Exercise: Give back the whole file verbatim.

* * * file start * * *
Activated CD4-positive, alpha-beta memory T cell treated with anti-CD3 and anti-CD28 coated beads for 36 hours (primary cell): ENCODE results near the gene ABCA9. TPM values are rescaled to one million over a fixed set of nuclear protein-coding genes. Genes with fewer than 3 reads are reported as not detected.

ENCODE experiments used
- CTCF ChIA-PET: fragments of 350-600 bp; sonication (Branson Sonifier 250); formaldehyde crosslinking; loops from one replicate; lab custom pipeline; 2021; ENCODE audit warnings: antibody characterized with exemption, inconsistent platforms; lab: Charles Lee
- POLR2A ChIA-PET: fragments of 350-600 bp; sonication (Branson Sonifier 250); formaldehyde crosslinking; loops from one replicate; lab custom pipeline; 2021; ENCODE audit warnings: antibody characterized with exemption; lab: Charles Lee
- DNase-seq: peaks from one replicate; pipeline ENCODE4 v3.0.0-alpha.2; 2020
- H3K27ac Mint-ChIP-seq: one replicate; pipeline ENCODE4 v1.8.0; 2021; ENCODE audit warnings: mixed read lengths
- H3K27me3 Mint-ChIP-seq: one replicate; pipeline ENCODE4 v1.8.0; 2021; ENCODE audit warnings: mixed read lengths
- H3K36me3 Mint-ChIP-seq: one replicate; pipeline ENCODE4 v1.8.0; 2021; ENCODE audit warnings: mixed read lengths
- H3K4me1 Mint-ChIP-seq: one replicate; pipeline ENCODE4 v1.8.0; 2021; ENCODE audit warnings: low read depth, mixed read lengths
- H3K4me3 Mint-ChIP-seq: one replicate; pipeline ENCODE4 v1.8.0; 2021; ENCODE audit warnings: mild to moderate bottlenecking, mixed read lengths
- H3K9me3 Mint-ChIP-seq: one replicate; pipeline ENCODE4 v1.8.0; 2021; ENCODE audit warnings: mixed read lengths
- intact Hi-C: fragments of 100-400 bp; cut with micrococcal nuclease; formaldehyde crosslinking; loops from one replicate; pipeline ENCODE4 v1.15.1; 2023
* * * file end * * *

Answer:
Activated CD4-positive, alpha-beta memory T cell treated with anti-CD3 and anti-CD28 coated beads for 36 hours (primary cell): ENCODE results near the gene ABCA9. TPM values are rescaled to one million over a fixed set of nuclear protein-coding genes. Genes with fewer than 3 reads are reported as not detected.

ENCODE experiments used
- CTCF ChIA-PET: fragments of 350-600 bp; sonication (Branson Sonifier 250); formaldehyde crosslinking; loops from one replicate; lab custom pipeline; 2021; ENCODE audit warnings: antibody characterized with exemption, inconsistent platforms; lab: Charles Lee
- POLR2A ChIA-PET: fragments of 350-600 bp; sonication (Branson Sonifier 250); formaldehyde crosslinking; loops from one replicate; lab custom pipeline; 2021; ENCODE audit warnings: antibody characterized with exemption; lab: Charles Lee
- DNase-seq: peaks from one replicate; pipeline ENCODE4 v3.0.0-alpha.2; 2020
- H3K27ac Mint-ChIP-seq: one replicate; pipeline ENCODE4 v1.8.0; 2021; ENCODE audit warnings: mixed read lengths
- H3K27me3 Mint-ChIP-seq: one replicate; pipeline ENCODE4 v1.8.0; 2021; ENCODE audit warnings: mixed read lengths
- H3K36me3 Mint-ChIP-seq: one replicate; pipeline ENCODE4 v1.8.0; 2021; ENCODE audit warnings: mixed read lengths
- H3K4me1 Mint-ChIP-seq: one replicate; pipeline ENCODE4 v1.8.0; 2021; ENCODE audit warnings: low read depth, mixed read lengths
- H3K4me3 Mint-ChIP-seq: one replicate; pipeline ENCODE4 v1.8.0; 2021; ENCODE audit warnings: mild to moderate bottlenecking, mixed read lengths
- H3K9me3 Mint-ChIP-seq: one replicate; pipeline ENCODE4 v1.8.0; 2021; ENCODE audit warnings: mixed read lengths
- intact Hi-C: fragments of 100-400 bp; cut with micrococcal nuclease; formaldehyde crosslinking; loops from one replicate; pipeline ENCODE4 v1.15.1; 2023